Final federal spending bills allow half of 3.37% Medicare cut to remain in effect

March 18, 2024

On March 9, 2024, after an intense lobbying effort by the California Medical Association (CMA), American Medical Association (AMA) and others in organized medicine, President Biden signed a package of government funding bills to avert a partial government shutdown. Unfortunately, the legislation included a directive to the Centers for Medicare and Medicaid Services (CMS) to only stop half of the 3.37% Medicare physician payment cut mandated by the physician fee schedule. Therefore, the total cut for the rest of 2024 will be 1.68% below 2023 payment levels, rather than the full 3.37% cut.    

Coupled with medical inflation, that means physicians will experience a devastating 6% real cut in 2024. Adjusted for inflation, physicians have experienced a 30% decline in payment since 2001, while other Medicare providers received 60% increases during the same time.

CMA issued a statement, expressing anger and frustration with Congress’ failure to stop the entire Medicare physician payment cut.

“Make no mistake: These difficult cuts will further jeopardize physician practices, forcing more physicians into consolidation with larger, more expensive health care systems or private equity, into limiting the number of Medicare patients or into earlier retirement,” CMA president Tanya W. Spirtos, M.D., said in the statement. “While CMA appreciates the support from many lawmakers in Congress, this legislation will continue the staggering ‘death by a thousand cuts’ that Congress has allowed for the last two decades.” 

Physicians can no longer weather these cuts and CMA is urging Congress to immediately address Medicare’s woefully inadequate physician reimbursement rates and the growing access to care crisis it is causing.

Other Health Care Issues in Spending Bill

There were additional health care issues in the legislation – mainly extensions of expiring health programs. The bill provides the following:

  • Extends the Alternative Payment Model (APM) bonus at 1.88%, down from the original 5%. However, Congress agreed to freeze the APM threshold at 50% which is a positive action. 
  • Extends funding for community health centers, with a $270 million increase.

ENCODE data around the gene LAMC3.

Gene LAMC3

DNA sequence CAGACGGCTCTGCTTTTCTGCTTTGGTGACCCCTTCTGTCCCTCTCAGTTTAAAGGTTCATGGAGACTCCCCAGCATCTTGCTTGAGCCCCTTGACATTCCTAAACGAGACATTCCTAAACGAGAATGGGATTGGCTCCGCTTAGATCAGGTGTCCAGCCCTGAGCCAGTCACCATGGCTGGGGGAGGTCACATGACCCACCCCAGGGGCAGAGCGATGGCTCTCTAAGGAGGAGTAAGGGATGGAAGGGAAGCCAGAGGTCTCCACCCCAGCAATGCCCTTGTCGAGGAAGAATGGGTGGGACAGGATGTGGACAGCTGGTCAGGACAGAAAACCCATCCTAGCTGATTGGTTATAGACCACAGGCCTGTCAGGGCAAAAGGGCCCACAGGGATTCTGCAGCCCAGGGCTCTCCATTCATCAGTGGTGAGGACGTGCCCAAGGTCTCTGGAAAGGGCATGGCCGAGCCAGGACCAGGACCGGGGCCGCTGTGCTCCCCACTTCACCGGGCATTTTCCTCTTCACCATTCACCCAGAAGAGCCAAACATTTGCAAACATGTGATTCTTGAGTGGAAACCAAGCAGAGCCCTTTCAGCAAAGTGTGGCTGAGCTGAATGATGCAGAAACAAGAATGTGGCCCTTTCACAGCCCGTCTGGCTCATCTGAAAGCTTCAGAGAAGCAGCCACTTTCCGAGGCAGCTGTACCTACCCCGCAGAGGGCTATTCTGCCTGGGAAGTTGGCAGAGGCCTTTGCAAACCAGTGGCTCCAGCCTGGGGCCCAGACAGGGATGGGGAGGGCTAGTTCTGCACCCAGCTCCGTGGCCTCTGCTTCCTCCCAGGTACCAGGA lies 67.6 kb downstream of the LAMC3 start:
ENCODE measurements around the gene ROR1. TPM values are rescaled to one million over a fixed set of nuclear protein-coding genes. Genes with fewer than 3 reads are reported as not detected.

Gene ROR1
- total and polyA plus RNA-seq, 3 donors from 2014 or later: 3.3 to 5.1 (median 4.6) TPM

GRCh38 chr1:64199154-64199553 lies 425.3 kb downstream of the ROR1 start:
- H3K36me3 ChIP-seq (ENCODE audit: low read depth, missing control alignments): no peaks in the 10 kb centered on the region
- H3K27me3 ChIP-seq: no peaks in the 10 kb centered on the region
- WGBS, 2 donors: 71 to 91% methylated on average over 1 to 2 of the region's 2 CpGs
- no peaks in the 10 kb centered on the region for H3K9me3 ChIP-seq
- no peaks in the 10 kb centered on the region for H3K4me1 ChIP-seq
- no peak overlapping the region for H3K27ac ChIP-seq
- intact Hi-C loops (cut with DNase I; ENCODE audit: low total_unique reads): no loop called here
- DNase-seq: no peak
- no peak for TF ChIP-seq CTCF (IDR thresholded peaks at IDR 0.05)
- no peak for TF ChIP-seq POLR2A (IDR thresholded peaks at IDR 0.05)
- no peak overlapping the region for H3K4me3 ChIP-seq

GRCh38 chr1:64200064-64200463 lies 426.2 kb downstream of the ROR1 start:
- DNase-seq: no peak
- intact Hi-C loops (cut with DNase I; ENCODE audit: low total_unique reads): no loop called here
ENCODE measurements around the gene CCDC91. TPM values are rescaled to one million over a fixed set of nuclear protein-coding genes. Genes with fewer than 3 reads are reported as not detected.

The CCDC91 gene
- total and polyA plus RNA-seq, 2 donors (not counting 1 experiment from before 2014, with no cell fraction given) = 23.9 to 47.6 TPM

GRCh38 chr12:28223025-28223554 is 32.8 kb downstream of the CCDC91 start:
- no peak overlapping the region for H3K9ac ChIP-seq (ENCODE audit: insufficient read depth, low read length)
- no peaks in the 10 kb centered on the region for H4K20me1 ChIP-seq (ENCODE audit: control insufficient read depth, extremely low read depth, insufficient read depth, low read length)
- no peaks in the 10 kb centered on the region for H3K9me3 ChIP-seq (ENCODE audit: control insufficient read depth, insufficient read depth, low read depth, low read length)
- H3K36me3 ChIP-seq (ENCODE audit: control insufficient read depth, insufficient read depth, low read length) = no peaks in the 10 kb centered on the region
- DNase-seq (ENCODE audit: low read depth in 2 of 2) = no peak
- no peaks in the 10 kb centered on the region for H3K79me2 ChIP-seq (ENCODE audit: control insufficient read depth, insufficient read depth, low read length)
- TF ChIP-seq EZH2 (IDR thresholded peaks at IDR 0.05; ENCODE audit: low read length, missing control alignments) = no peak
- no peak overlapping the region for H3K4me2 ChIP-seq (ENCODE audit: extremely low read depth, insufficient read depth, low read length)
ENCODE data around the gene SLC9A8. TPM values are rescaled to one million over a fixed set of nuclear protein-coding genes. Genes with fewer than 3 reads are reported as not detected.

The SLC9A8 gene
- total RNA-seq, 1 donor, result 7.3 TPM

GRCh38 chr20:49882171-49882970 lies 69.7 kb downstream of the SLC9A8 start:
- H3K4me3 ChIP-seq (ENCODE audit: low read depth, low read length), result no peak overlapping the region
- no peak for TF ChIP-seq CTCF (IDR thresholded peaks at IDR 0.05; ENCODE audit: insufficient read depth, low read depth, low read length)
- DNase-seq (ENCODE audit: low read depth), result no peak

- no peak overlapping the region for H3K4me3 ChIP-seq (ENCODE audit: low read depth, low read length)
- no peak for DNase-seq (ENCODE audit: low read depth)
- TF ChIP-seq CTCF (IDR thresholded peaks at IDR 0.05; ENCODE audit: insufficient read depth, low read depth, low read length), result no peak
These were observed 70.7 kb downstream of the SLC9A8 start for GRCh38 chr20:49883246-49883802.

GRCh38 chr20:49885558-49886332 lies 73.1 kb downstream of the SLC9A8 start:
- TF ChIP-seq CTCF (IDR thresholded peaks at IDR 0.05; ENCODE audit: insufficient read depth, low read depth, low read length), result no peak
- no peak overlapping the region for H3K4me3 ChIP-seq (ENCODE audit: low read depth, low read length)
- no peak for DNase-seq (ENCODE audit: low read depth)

• Extends the National Health Service Corps that funds scholarships for physicians practicing in underserved areas.
  • Extends the Teaching Health Center Graduate Medical Education program for primary care physicians.
  • Extends the work Geographic Practice Cost Index floor, which helps rural areas but does not impact California.
  • Extends funding for the Food and Drug Administration at current levels.
  • Increases funding for the Veterans Administration to treat toxic exposures. 
  • Requires Medicaid plans to cover medication-assisted treatment for opioid use disorders and provides Medicaid options to allow treatment of substance use disorders at institutions. 
  • Stops the Disproportionate Share Hospital payment cuts for hospitals with heavy Medicaid patient caseloads.

CMA appreciates the CMA physician leadership and all California physicians who contacted and worked with their Members of Congress urging them to stop the cuts. It was an amazing effort across the state. 

CMA will continue to fight to reform this destructive cycle of cuts and enact a more stable, less burdensome, and appropriate Medicare payment system that protects physician practices and preserves patient access to care.

Physicians are the only Medicare providers without an automatic annual inflation update to keep pace with rising costs and there is widespread bipartisan support in Congress for an annual inflation update for physicians.

Congress Starts the 2024 Process to Enact Long-Term Medicare Payment Reform

In response to CMA and AMA urging Congress to overhaul the payment system, Congressional leadership has the process to enact long-term Medicare physician payment reform. 

A bipartisan group of U.S. Senators recently announced the formation of a Medicare payment reform working group to explore policy solutions to reform and stabilize the Medicare physician payment system and ensure sustained access to quality care for patients. Additionally, the Senate Finance Committee is expected to take up the issue of long-term Medicare physician payment reforms this year. They are aiming to pass legislation before the end of 2024.

The House committees with health care jurisdiction have also said they will start to hold hearings this spring to discuss long-term Medicare physician payment reforms. 

CMA and AMA are urging Congress to enact an annual inflation update for physicians tied to the Medicare economic index, reform the fee schedule budget neutrality rules that require some services to be cut if others are increased, overhaul and reduce the administrative burdens in the clinically irrelevant quality reporting programs, and provide a greater variety of alternative payment model options for more physicians to participate in value-based care.


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